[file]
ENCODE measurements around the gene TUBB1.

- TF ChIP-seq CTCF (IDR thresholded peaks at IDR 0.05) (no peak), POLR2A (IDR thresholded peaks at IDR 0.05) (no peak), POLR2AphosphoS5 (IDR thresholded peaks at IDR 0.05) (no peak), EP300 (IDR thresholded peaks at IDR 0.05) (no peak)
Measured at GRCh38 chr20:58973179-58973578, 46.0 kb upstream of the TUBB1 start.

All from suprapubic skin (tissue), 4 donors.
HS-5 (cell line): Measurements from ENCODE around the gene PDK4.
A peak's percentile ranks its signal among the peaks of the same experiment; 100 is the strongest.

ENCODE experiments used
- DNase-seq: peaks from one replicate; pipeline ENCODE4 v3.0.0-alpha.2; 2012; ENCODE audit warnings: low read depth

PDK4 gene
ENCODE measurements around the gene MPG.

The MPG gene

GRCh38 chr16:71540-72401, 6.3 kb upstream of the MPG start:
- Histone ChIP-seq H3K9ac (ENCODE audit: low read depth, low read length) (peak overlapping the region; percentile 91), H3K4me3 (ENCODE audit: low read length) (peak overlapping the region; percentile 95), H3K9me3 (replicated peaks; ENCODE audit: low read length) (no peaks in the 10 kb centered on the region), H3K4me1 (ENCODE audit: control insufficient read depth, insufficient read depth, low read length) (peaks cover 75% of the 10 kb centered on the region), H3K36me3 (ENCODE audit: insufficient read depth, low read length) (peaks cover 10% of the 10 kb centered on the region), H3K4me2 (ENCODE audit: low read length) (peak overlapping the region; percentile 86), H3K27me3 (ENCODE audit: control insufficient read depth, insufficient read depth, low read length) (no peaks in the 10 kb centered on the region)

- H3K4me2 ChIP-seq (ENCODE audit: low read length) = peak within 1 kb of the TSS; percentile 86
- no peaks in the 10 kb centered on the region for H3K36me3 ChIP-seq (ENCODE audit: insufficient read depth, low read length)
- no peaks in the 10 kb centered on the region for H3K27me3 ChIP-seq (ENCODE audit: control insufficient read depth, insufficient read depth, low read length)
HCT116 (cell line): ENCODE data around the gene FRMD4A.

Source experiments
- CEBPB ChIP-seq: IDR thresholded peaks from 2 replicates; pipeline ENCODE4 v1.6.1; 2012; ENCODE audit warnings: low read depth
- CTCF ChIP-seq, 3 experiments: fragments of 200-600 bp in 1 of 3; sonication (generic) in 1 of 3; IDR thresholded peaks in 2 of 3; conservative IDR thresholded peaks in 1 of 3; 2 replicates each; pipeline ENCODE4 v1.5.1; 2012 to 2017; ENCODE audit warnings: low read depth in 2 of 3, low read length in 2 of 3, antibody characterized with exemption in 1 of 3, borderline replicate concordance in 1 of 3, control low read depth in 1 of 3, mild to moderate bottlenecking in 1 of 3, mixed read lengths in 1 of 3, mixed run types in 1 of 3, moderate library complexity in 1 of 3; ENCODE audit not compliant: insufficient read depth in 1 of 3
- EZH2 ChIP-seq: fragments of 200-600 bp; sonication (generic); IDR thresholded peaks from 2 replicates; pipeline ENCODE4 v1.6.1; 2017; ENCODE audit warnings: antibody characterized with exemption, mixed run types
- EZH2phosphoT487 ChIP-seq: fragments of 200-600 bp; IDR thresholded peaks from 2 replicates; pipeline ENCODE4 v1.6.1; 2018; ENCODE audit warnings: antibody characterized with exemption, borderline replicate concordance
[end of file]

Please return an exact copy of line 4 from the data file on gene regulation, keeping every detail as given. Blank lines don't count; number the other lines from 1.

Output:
All from suprapubic skin (tissue), 4 donors.